Shaun from Rebase back to bring you Critical Mistake #2 that can sabotage your team growth efforts.
Now, Critical Mistake #1 that we discussed was, in your job advertisement and marketing your position, leading by talking about you. It’s leading with company information, organizational information, a backstory or history.
Mistake number two is related to that. Now, at some point in your job description, or at some point in your hiring process, you are going to go into describing your organization and how this opportunity fits in with where your organization is at and where you’ve come from.
But mistake number two is really where you tell your life story of the organization, and you get so excited and so caught up in talking about the history of the organization, the problems you solve, the customers you serve, where you’ve come from, where you’re going, where you’ve been, how your team dynamic is, All of those things that you really just want to spell out.
And while I understand the motivation that goes into that, it can be a little overwhelming and it can be a little bit too much whenever you try to give an entire history lesson to a candidate who may or may not be interested in working with your organization.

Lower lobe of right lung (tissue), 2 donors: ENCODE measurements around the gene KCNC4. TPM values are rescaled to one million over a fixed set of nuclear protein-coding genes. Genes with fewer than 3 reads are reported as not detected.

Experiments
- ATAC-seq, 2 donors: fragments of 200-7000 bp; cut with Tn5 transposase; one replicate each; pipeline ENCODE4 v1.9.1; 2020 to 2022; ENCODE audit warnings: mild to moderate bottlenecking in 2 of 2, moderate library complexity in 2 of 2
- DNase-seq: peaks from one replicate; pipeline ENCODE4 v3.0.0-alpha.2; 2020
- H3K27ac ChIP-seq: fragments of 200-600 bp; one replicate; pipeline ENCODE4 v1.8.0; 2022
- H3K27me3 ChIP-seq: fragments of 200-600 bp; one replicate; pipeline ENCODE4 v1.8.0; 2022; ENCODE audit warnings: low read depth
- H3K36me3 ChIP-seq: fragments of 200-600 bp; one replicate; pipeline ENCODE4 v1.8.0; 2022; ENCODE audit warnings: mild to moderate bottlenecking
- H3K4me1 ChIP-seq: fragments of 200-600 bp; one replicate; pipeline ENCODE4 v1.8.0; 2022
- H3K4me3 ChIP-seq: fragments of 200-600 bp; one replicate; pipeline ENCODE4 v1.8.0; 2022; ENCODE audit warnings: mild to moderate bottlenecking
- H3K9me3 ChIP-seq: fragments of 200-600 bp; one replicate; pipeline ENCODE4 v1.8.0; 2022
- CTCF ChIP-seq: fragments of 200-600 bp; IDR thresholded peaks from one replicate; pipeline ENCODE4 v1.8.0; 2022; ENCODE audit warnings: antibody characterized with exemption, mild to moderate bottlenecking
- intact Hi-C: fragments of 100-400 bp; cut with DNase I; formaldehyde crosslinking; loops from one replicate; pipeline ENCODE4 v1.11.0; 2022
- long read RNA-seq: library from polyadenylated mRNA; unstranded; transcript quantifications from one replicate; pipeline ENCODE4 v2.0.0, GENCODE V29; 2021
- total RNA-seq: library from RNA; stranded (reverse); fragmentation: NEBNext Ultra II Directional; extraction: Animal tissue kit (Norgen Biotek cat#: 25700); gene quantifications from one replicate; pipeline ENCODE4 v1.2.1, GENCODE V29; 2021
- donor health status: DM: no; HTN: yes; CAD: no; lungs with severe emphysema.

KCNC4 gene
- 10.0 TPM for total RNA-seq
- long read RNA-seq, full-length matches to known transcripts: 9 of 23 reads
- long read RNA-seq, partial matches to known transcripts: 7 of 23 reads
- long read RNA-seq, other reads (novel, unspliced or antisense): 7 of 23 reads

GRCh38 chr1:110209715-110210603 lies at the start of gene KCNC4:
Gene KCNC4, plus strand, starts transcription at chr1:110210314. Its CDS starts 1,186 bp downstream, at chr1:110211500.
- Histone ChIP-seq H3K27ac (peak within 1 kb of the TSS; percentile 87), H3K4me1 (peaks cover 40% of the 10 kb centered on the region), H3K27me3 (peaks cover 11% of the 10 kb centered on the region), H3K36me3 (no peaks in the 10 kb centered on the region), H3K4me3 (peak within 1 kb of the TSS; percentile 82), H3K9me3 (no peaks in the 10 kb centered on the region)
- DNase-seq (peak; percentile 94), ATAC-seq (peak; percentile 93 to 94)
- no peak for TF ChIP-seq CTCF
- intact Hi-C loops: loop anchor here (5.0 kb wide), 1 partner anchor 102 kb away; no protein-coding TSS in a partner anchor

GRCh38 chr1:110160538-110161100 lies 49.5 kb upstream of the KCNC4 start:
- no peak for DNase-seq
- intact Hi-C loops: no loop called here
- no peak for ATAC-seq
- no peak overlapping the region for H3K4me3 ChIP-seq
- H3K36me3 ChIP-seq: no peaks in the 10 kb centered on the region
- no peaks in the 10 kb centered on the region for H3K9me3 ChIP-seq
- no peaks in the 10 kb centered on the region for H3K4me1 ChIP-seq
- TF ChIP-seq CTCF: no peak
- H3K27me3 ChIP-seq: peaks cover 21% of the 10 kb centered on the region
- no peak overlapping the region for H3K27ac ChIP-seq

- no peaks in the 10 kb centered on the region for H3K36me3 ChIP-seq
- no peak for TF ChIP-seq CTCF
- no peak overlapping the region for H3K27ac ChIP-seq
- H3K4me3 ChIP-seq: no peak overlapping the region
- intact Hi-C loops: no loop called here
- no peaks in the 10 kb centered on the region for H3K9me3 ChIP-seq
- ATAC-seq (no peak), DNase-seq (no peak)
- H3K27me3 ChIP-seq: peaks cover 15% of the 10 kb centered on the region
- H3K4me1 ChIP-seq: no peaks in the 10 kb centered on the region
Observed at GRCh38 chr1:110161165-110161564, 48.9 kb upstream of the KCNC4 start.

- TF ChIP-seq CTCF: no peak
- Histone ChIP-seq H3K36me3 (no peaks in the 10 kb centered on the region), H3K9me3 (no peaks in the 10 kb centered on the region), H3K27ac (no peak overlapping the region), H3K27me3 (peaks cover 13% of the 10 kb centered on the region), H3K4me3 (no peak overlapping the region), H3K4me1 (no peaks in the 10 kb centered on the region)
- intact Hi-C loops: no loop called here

And I want you to really think about just cutting down the amount of information you provide about your org to the bare essentials, just the facts. Remember that, especially in when marketing a job opportunity, you will have plenty of time to talk about the organization with the right candidate as they go through your recruiting process.
There’s no need to give an entire history lesson to somebody who’s just reading through a job ad. That position description does not need to include every single little detail and historical fact about your organization. You know, save something for the second date.
I so often see companies that feel like they just need to talk about themselves with every little detail, every little nook and cranny about their business. And once again, with this particular job ad, all you’re trying to do is gain the interest of the right candidate. So you want to make sure that you are providing just enough information about your organization, but not giving an entire history lesson.
So remember: try to cut it down to a few sentences, a few paragraphs, about just what is really most important to that ideal candidate.